AUGUSTA — Most of the nearly 50 people who spoke at a hearing on proposed new congressional districts Tuesday said they oppose a Republican plan that makes broad changes, but the opinions aired were as sharply divergent as the two political parties’ proposals.

Members of both parties said they would keep negotiating in hopes of reaching a compromise by Monday on the three proposals, two by Democrats and one by Republicans.

“A vote will occur next week,” said independent Michael Friedman, chairman of the Congressional Reapportionment Commission. “I’m hoping it will be 15-0.”

Last week, Republicans released a plan that would move Androscoggin County, Oxford County and some Franklin County towns from the 2nd District to the 1st District. They also proposed to move Knox County – which includes North Haven, the hometown of Democratic U.S. Rep. Chellie Pingree – from the 1st District to the 2nd District, along with Sagadahoc and Lincoln counties.

The GOP proposal would change the congressional district of 360,000 Mainers, but set up two districts with just a one-person difference in population.

At Tuesday’s public hearing, Jim Matlack of Rockport said he was “deeply opposed to the radical redistricting plan put forward by the Republicans.”

“Neither law nor custom nor common decency can justify such a massive disruption,” he said. “Indeed, the only rationale for the radical Republican plan is a blatant attempt to seek partisan advantage.”

However, Bruce Sedgwick of Jefferson said he believes the Republican plan is fair.

“Most important, the voters spoke clearly in the election last fall that they were looking for Republican leadership,” he said. “It is that leadership that is reflected in the Republican redistricting plan.”

State Sen. Debra Plowman, R-Hampden, said Republicans want to update districts that have been modified in recent years, but have remained largely unchanged since 1961.

“If it was a piece of furniture, it would be an old, ugly piece of furniture,” she said.

Lawmakers are redrawing the lines this year because of a federal court ruling in June. A three-judge panel ruled that the current districts are unconstitutional because the number of people living in each district differs by more than 8,600, according to census figures. The 1st District has 668,515 people, and the 2nd District has 659,848.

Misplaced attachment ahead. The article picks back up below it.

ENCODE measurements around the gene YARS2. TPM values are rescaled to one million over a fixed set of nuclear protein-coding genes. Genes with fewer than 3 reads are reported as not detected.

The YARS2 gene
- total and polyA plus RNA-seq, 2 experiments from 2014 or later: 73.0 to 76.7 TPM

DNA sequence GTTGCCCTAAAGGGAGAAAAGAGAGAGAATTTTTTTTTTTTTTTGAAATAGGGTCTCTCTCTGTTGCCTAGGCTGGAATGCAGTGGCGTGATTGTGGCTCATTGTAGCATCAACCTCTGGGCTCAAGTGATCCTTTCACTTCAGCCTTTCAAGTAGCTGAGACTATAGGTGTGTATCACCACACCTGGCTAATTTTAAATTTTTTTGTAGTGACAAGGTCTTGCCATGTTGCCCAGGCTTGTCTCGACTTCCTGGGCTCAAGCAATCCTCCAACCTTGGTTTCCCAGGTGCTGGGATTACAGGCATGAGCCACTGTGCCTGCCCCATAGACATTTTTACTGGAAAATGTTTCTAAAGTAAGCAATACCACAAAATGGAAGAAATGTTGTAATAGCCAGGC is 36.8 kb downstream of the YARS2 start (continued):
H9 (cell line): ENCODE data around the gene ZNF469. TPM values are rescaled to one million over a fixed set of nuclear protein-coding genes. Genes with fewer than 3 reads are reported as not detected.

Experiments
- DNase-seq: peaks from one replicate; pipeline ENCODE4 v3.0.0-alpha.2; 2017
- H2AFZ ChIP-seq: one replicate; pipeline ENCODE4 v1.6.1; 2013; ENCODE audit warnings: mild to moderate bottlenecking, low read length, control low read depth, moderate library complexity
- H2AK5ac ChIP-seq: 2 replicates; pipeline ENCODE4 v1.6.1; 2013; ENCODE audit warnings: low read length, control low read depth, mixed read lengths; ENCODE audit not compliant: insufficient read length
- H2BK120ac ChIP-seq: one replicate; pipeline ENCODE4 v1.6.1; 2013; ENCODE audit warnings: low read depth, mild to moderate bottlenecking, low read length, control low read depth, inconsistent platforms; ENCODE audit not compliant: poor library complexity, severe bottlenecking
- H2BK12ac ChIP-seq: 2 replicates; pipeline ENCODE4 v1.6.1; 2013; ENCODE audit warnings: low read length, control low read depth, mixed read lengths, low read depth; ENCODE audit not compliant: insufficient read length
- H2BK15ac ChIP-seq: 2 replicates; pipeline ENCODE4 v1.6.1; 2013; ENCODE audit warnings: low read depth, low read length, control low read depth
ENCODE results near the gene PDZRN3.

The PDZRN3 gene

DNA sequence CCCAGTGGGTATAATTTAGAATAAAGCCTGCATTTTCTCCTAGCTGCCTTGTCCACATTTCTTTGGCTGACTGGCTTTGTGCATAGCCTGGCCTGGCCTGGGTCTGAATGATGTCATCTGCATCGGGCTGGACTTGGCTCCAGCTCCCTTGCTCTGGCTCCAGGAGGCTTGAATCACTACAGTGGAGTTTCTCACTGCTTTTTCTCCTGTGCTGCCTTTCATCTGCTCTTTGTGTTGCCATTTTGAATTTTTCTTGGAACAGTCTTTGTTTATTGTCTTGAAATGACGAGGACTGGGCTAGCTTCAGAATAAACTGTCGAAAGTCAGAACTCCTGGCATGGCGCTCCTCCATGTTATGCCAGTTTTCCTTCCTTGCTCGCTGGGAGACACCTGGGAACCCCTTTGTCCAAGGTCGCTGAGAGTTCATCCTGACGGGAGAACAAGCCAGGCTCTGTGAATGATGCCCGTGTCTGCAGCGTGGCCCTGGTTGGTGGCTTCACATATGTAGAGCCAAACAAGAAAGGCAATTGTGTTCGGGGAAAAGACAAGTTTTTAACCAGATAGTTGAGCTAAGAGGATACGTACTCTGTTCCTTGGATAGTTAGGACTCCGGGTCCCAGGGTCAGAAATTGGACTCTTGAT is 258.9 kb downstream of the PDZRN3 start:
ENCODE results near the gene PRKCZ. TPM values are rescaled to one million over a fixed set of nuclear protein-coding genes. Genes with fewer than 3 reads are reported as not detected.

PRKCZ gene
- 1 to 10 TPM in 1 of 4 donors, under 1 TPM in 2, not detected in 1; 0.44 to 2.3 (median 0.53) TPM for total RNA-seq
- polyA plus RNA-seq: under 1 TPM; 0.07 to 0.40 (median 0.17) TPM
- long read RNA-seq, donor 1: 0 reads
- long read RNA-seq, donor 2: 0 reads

The full Legislature is scheduled to come back to vote on new district lines Sept. 27. If the Legislature does not approve the new lines with a two-thirds vote, it will be up to the Maine Supreme Judicial Court to do it. The court set the lines the past two times they were redrawn, in 1993 and 2003.

Democrats have released two proposals.

One moves only Vassalboro from the 1st District to the 2nd District. That plan has a population difference of 11 people.

The other, known as the China-Vassalboro plan, puts Unity Township, China, Vassalboro, Rome and Albion in the 2nd District and moves Oakland and Wayne to the 1st District. The plan has a three-person difference in population.

Penny Plourde of Vassalboro said that although she would prefer that no changes be made, she understands the court mandate. She said Vassalboro has a lot in common with Waterville, which is in the 2nd District.

“I urge this redistricting committee to be bold, honorable and above all else, put Maine voters first,” she said. “Implement the Democratic recommendation.”

Dena Worster of Palmyra said the Republican plan would help end the feeling that Maine is a divided state that pits southern Maine against northern Maine. She said Pingree, who also has a home in Portland, would not be hurt by the change.

Before Tuesday’s meeting ended, Republicans released a statement saying the Democrats don’t want to compromise. Republicans said they offered a consensus proposal last week that would have left Pingree’s hometown in the 1st District, as well as keeping Lewiston and Auburn in the 2nd District.

“Basically we met all of their objections and left it on the table for four days,” Plowman said. “Total capitulation was the next step, and we’re not going there.”

State Sen. Seth Goodall, D-Richmond, said Republicans “pulled back on (the plan) at the last minute.” He said negotiations will continue for the next several days.

“If we make a few changes, we believe we can get a deal done,” he said.


MaineToday Media State House Writer Susan Cover can be contacted at 620-7015 or at: [email protected]